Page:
The Yankees had several scouts watch Zambrano pitch on the most recent 10-game road trip. These scouts weren't doing due diligence for the upcoming Yankees-Cubs series as New York uses video for advance scouting. No, these were top advisers to GM Brian Cashman, so the interest is real. Also helping matters in greasing a Zambrano-to-New-York trade is the fact that Big Z's pitching coach for his first nine years in the majors, Larry Rothschild, is now the Yankees' pitching coach. Rothschild jumped to the Big Apple before the 2011 season.

Zambrano has a 4.59 ERA on the season in 96 innings, punching out 67 and walking 35. That's improved command that Zambrano hasn't displayed since 2008, but his strikeout rate is just 6.4 K/9, also 2008-type numbers; he punched out just over eight per nine innings in the last two seasons. His ERA is a bit misleading, as it was at 3.98 just two starts ago; in addition, his FIP (similar to ERA, except it strips out all effect defense and other factors have on a pitcher's numbers) for the season is at 3.83.

There's $27 million left on Zambrano's contract, which the Yankees would have no problem absorbing if it meant giving up less in a trade. The righty does have a no-trade clause, but back on June 6, ESPN Chicago quoted a friend of Zambrano's saying, "At this point Carlos would probably let the Cubs trade him to Siberia."

Some Yankees evaluators prefer Ryan Dempster to Zambrano -- who wouldn't? -- but the Cubs are not believed to be interested in dealing Dempster. All told, a trade for Zambrano by the Yankees remains, at the very least, an intriguing option.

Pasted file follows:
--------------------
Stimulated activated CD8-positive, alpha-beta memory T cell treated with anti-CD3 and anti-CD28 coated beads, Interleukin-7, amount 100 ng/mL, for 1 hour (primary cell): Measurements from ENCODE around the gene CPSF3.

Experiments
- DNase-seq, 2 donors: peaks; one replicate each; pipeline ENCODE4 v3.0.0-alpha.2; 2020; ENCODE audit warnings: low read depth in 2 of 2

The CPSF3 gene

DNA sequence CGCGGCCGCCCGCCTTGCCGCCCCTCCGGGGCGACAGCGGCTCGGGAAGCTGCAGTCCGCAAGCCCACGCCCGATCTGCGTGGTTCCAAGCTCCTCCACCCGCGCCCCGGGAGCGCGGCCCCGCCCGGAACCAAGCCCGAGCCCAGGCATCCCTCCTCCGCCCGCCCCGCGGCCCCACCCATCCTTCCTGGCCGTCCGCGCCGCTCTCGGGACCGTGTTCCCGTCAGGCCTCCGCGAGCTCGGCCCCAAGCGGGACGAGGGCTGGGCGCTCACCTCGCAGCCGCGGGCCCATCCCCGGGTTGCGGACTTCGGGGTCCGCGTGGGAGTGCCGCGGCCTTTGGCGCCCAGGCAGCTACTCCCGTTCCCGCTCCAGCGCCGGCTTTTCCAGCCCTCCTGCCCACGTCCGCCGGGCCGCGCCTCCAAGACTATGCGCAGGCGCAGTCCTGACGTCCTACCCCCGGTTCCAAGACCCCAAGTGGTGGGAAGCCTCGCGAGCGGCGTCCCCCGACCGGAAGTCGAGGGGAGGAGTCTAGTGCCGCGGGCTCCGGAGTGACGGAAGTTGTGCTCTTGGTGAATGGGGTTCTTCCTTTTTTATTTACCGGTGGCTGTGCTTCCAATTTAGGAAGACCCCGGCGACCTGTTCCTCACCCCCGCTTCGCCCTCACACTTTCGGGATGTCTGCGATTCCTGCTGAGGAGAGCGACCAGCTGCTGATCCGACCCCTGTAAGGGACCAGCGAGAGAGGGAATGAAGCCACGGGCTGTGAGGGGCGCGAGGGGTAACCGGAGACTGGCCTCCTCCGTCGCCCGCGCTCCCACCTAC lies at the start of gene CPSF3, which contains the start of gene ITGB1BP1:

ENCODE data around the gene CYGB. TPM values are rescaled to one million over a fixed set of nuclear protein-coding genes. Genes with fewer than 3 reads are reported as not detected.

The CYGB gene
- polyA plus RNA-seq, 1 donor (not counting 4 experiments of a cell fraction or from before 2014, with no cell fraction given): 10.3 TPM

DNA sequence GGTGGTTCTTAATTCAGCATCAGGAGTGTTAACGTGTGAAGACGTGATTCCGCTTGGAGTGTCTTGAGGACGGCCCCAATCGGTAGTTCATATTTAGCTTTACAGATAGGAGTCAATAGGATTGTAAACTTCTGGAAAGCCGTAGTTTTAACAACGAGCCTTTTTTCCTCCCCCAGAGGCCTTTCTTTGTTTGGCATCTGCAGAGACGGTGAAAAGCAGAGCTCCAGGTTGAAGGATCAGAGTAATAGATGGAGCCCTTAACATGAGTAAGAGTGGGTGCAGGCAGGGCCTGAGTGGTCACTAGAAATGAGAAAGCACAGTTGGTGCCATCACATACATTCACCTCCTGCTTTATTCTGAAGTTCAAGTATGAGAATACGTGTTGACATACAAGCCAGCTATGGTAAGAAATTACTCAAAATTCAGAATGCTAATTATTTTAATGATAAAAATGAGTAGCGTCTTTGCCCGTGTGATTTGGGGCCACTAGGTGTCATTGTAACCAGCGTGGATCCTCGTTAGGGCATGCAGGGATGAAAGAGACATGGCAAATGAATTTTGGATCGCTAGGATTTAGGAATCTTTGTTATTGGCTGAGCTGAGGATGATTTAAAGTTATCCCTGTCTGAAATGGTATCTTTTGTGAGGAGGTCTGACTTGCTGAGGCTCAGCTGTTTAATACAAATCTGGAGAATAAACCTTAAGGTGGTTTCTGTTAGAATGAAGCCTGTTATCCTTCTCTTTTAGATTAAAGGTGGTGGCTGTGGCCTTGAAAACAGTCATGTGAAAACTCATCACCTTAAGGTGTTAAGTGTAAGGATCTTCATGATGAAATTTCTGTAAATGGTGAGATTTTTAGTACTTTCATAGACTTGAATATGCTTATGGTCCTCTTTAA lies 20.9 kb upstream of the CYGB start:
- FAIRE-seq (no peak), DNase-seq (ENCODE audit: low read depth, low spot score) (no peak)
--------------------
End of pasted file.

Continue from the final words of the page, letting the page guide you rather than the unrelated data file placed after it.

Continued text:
For more baseball news, rumors and analysis, follow @cbssportsmlb on Twitter or subscribe to the RSS feed.



Posted on: June 15, 2011 4:22 pm
Edited on: June 15, 2011 4:32 pm
 

On Deck: AL Central Showdown, Round 2



By C. Trent Rosecrans

Central showdown: Detroit took round one of the three-game series between the Tigers and Indians, giving the home team a one-game lead in the division. Tonight, the Indians have their top starter on the mound, but he's been anything but an ace of late, going 0-5 with an 8.49 ERA in his last six starts. Meanwhile, Detroit's Brad Penny is 3-0 in four starts against the AL Central this season, but he hasn't faced Cleveland. Penny has just one win in his last four starts. Indians at Tigers, 7:05 p.m. ET (Follow live here)

Roy HalladayAnibal SanchezMatchup of the night: The first game of today's day-night doubleheader in Philly was a bit of a laugher following the Phillies' six-run third en route to an 8-1 victory, but the nightcap shouldn't be a repeat with the pitching matchup of Roy Halladay vs. Anibal Sanchez. Halladay, well, is one of the game's premier pitchers, coming into the game 9-3 with a 2.39 ERA. Sanchez is having a good season so far, going 6-1 with a 3.06 ERA and for all of Florida's struggles, the Marlins have won eight of his 13 starts. Marlins at Phillies, 7:05 p.m. ET (Follow live here)

Streaking the other way: The Brewers' losses to the Cubs in the first two games of the teams' four-game series marked Milwaukee's first losses in consecutive games since it's seven-game losing streak from April 30-May 6, a streak of 35 games without back-to-back losses. They'll have to beat Carlos Zambrano, who beat the Brewers on April 8 and is 13-8 with a 3.73 ERA in 32 games against Milwaukee. Chris Narveson (3-4, 4.32 ERA) is on the mound for the Brewers. Brewers at Cubs, 8:05 p.m. ET (Follow live here)

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The views expressed in this blog are solely those of the author and do not reflect the views of CBS Sports or CBSSports.com